Wall Street (1987)29K
Wall Street: Directed by Oliver Stone. With Charlie Sheen, Tamara Tunie, Franklin Cover, Chuck Pfeiffer. A young and impatient stockbroker is willing to do anything to get to the top, including trading on illegal inside information taken through a ruthless and greedy corporate raider who takes the youth under his wing.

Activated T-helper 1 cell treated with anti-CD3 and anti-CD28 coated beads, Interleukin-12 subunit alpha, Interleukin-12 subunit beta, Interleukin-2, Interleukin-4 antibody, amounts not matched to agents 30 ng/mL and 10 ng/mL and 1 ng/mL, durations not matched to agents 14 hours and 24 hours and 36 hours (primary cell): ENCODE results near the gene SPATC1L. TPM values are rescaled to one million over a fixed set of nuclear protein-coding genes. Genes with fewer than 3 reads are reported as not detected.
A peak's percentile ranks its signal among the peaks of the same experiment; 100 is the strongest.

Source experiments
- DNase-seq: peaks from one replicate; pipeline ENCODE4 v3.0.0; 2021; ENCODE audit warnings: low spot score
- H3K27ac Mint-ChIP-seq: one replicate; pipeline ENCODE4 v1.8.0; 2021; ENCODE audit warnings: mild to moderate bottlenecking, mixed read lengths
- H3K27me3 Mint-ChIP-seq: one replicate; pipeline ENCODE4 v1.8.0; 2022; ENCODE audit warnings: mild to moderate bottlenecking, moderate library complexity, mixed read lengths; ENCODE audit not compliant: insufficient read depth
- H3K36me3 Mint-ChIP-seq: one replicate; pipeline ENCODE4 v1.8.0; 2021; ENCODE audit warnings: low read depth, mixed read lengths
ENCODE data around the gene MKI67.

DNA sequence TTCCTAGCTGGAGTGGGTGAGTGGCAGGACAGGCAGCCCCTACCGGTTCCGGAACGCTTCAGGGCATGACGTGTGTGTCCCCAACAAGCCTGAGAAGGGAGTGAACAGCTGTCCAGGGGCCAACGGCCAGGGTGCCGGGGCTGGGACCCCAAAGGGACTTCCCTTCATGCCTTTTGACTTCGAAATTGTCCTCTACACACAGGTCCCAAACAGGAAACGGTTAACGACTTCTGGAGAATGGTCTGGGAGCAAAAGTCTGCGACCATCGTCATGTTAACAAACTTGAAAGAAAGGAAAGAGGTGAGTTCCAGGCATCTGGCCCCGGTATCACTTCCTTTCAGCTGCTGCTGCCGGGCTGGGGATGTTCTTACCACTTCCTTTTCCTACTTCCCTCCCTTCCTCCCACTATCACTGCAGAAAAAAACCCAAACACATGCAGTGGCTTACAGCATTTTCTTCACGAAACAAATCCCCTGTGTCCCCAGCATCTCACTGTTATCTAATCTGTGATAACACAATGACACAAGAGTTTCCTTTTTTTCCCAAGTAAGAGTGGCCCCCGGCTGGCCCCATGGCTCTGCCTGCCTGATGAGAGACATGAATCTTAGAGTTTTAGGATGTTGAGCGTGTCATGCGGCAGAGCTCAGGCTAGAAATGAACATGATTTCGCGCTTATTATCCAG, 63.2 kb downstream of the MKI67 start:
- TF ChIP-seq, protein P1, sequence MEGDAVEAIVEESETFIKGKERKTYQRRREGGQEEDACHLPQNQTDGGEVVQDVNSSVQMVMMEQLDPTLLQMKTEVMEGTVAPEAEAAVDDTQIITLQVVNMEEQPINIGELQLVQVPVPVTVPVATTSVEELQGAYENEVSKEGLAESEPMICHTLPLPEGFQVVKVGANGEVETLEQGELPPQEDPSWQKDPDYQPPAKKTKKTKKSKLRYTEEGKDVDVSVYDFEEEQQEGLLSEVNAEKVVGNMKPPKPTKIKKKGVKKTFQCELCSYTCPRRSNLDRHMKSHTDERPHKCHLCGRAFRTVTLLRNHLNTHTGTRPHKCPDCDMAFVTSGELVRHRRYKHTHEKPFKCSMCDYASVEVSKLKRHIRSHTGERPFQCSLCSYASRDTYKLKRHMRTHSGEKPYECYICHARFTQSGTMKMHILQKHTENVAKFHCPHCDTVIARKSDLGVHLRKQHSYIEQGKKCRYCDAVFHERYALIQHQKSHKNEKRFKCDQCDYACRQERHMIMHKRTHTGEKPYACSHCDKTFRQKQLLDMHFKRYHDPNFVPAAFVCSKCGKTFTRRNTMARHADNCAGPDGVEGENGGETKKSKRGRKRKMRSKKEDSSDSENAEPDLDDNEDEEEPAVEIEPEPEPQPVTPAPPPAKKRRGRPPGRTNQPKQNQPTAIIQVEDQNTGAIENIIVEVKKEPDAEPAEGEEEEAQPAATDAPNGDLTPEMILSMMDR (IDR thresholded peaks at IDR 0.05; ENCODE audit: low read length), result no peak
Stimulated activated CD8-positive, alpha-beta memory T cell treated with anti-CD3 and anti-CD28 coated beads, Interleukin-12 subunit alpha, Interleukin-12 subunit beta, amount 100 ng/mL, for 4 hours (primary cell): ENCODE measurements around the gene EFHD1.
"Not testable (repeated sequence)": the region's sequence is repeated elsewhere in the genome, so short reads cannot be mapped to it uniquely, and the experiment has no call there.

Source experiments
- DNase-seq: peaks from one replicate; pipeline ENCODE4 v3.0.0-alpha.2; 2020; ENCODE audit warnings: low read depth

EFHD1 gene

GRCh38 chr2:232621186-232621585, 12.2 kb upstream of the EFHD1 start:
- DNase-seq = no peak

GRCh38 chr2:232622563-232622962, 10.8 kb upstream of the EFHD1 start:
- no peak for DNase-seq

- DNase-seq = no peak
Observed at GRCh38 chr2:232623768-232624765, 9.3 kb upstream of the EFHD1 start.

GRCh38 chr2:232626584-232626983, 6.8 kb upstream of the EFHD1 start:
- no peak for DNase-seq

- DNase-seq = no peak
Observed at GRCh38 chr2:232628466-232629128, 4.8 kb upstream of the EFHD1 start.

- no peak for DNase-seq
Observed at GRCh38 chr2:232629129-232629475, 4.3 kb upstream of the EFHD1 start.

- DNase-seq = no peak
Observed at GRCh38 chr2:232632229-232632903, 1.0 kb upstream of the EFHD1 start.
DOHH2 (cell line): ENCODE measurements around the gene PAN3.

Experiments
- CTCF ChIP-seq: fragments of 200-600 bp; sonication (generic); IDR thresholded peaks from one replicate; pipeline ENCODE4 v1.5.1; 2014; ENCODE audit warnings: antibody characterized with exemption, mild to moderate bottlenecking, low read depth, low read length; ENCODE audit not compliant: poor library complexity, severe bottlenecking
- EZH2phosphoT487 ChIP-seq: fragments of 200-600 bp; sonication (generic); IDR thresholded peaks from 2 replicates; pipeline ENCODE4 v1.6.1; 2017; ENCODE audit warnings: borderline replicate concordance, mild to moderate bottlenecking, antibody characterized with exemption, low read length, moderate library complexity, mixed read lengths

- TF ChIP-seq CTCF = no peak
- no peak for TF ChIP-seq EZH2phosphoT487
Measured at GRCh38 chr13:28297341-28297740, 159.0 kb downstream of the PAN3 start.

“First of all, itu0026#39;s amazing now to see how young, baby-faced and gauche Charlie Sheen looks from this distance in time, particularly when heu0026#39;s trying to hit on Daryl Hannah.u003cbr/u003eu003cbr/u003eIn todayu0026#39;s dumbed down movie world, Gordon Gekko could have been scripted and played exactly the same except for one thing: youu0026#39;d never see the scene when he suddenly stops to admire the ocean at dawn. Fortunately Michael Douglas clearly added his own dimensions to the character whom, if left to Stone, would have been a cardboard money-grabber. As far as Stone is concerned Gekko wants money for its own sake, but Michael Douglas manages to evince a man who revels in the power and influence that money gets him. Stoneu0026#39;s dialogue actually undercuts this perception on occasion, as when Bud Fox yells at Gekko, u0026quot;How many yachts can you sail!?u0026quot;, and when Gekko, enticing Fox by outlining how rich he could be, says, u0026quot;Rich enough to have your own jetu0026quot; – as if owning a jet wasnu0026#39;t the minimum accoutrement youu0026#39;d expect from the least successful company director or minor pop star. Other infelicities in the script include the moment when Stone wanted to signal that Bud Fox has reached the peak of success and found it empty: following the montage of the condo purchase and decoration, the perfect meal for two, culminating in making love to Daryl Hannah, Stone has Fox standing on his balcony, and apropos of nothing at all, he just says, u0026quot;Who am I?u0026quot; It has to be said that Sheen wasnu0026#39;t really up to the task of delivering this atrocious line.u003cbr/u003eu003cbr/u003eIu0026#39;ve rarely seen a film in which the female lead was so comprehensively abandoned by the director. Stone clearly wanted to focus all his attention on Sheen and crucially on Douglas, leaving Hannah floundering and unable to clearly express just how much into Bud Fox her character is at any one time. At the final break-up you almost hear Stoneu0026#39;s sigh of relief at being able to get rid of the irrelevant female (probably forced on him by the studio) and concentrate on the manu0026#39;s world of stockbroking.u003cbr/u003eu003cbr/u003eI seem to be finding a lot of flaws in what is basically a most compelling and watchable film. Despite the complex jargon-riddled technicalities of the subject matter, the movieu0026#39;s plot grabs hold of the viewer from the first scene and never lets go. Of course Douglas dominates most of the movie, until Fox sr. (Sheen sr.) throws the spanner in the works of his sonu0026#39;s airline deal. Thank heavens Charlie Sheen took the unbelievably courageous decision to have his own father (instead of Jack Lemmon) play his characteru0026#39;s father because the two of them perform an absolute barnstormer of a scene in which every word, inflexion and facial expression is repleat with absolute truth; and itu0026#39;s all the more poignant considering Charlie Sheenu0026#39;s own personal difficulties which faced him in later years, and the well-publicised ups and downs of his relationship with Martin as a result. Had those troubled times preceded this movie, itu0026#39;s hard to imagine the performances could have been any different – thatu0026#39;s how good they are.u003cbr/u003eu003cbr/u003eFantastic character support comes from Hal Holbrook, the always reliable Saul Rubinek and John C. McGinley (who does not seem to have changed at all in the intervening years!), a young James Spader and the magisterial Terence Stamp who understands the unutterable menace with which it is possible to lace the single word u0026quot;Mateu0026quot;.”